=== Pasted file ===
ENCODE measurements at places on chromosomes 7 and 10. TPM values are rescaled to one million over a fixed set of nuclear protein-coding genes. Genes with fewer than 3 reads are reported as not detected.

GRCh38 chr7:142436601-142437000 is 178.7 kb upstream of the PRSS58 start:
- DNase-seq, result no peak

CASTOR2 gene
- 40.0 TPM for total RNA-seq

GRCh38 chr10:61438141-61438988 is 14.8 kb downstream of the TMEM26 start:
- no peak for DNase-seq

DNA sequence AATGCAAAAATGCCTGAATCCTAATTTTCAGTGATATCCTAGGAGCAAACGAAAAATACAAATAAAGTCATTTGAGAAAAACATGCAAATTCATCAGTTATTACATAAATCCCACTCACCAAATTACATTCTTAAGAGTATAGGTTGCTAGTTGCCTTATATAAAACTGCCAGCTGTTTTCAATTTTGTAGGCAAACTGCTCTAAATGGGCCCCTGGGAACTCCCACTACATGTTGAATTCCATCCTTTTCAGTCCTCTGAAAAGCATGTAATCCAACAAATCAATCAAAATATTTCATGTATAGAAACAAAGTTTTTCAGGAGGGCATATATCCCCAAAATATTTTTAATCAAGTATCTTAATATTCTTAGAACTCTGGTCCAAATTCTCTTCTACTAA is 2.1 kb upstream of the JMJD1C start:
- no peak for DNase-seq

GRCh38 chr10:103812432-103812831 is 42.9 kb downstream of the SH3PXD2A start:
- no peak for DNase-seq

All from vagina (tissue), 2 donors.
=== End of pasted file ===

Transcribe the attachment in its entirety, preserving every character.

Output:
ENCODE measurements at places on chromosomes 7 and 10. TPM values are rescaled to one million over a fixed set of nuclear protein-coding genes. Genes with fewer than 3 reads are reported as not detected.

GRCh38 chr7:142436601-142437000 is 178.7 kb upstream of the PRSS58 start:
- DNase-seq, result no peak

CASTOR2 gene
- 40.0 TPM for total RNA-seq

GRCh38 chr10:61438141-61438988 is 14.8 kb downstream of the TMEM26 start:
- no peak for DNase-seq

DNA sequence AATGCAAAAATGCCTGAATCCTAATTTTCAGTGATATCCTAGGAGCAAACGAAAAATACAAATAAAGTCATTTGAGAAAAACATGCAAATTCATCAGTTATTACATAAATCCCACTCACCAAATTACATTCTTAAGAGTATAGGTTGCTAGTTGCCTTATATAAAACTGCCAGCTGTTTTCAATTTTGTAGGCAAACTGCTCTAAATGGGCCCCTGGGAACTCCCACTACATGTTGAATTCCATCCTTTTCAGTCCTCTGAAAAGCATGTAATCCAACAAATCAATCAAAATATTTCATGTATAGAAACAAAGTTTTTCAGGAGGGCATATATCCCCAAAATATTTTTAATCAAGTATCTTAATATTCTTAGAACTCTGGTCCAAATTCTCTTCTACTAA is 2.1 kb upstream of the JMJD1C start:
- no peak for DNase-seq

GRCh38 chr10:103812432-103812831 is 42.9 kb downstream of the SH3PXD2A start:
- no peak for DNase-seq

All from vagina (tissue), 2 donors.